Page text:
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Comparative Study
. 2016 Aug;80(8):959-65.

Dental vs. Medical Students' Comfort With Smoking Cessation Counseling: Implications for Dental Education

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  • PMID: 27480707
Comparative Study

Dental vs. Medical Students' Comfort With Smoking Cessation Counseling: Implications for Dental Education

Staci Robinson Allen et al. J Dent Educ. .

Abstract

The aim of this study was to determine if dental and medical students have similar feelings of professional responsibility, comfort, and confidence with counseling patients about smoking cessation during their clinical years. All third- and fourth-year osteopathic medical (N=580) and dental students (N=144) at Western University of Health Sciences were invited to participate in a survey in April-July 2014, either electronically or in person, regarding their perceived professional responsibility, comfort, and confidence in counseling smokers about quitting and major constraints against counseling smokers about quitting. Respondents' demographic characteristics, smoking history, and history of living with a smoker were also assessed. Response rates were 21% (124/580) for medical and 82% (118/144) for dental students. Most of the responding medical (99.2%) and dental (94.9%) students reported feeling it was their professional responsibility to counsel patients about smoking cessation. Medical student respondents were significantly more comfortable and confident counseling patients about smoking cessation than dental student respondents (p<0.001). Students in the third year were just as comfortable and confident counseling patients about smoking cessation as students in the fourth year (p>0.10). There were no differences by age, but students who were former smokers were significantly more comfortable and confident counseling about smoking cessation than were nonsmokers (p=0.001). While almost all of the responding students reported feeling responsible for counseling patients about smoking cessation, the medical students and former smokers were more comfortable and confident performing this counseling. These results suggest the need for additional training in counseling techniques for dental students and nonsmokers. Future studies should assess the impact of medical and dental students' smoking cessation counseling.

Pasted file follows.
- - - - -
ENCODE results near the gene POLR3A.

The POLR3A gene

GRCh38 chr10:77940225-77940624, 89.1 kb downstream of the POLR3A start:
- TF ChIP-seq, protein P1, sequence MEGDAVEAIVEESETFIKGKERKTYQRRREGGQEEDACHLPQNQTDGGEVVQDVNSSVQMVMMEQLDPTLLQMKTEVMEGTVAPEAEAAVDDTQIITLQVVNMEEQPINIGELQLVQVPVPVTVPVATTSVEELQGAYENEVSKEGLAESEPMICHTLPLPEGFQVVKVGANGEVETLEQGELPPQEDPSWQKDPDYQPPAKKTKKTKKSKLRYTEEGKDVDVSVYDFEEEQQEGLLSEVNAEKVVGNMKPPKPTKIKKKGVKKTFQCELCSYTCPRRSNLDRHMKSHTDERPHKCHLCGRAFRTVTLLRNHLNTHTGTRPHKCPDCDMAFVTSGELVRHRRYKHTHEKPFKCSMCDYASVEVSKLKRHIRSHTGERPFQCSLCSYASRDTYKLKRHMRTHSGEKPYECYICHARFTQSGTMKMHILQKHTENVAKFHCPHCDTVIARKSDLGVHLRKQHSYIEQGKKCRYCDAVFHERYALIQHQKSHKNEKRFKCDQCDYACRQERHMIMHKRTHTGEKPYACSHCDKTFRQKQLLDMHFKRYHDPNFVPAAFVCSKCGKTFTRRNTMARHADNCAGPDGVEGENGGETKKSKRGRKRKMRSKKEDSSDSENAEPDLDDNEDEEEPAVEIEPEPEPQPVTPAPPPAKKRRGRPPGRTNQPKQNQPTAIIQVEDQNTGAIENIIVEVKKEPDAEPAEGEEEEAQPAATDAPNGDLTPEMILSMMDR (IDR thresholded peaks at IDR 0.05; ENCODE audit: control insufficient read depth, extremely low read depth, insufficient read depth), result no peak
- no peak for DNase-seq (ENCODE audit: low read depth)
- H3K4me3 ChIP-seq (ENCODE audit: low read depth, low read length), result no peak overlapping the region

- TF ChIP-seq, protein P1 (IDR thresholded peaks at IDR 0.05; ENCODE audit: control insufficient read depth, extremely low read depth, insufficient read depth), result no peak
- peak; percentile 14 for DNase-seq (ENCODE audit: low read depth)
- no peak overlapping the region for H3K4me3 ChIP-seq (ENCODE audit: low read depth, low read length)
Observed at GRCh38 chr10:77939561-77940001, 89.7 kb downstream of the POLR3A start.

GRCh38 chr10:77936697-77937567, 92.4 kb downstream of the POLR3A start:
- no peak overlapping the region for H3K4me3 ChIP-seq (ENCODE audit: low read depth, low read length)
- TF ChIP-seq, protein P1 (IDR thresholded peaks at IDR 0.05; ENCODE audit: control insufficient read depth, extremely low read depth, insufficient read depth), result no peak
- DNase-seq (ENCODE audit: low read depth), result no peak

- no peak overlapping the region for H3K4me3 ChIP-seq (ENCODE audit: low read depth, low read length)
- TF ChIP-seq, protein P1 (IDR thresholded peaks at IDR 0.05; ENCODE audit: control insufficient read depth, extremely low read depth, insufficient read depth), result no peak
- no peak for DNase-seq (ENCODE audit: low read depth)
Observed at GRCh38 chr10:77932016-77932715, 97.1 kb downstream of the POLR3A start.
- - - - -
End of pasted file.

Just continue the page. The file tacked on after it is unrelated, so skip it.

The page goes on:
Keywords: dental education; dental students; medical education; medical students; secondhand smoke; smoking cessation; tobacco cessation counseling; tobacco dependence.

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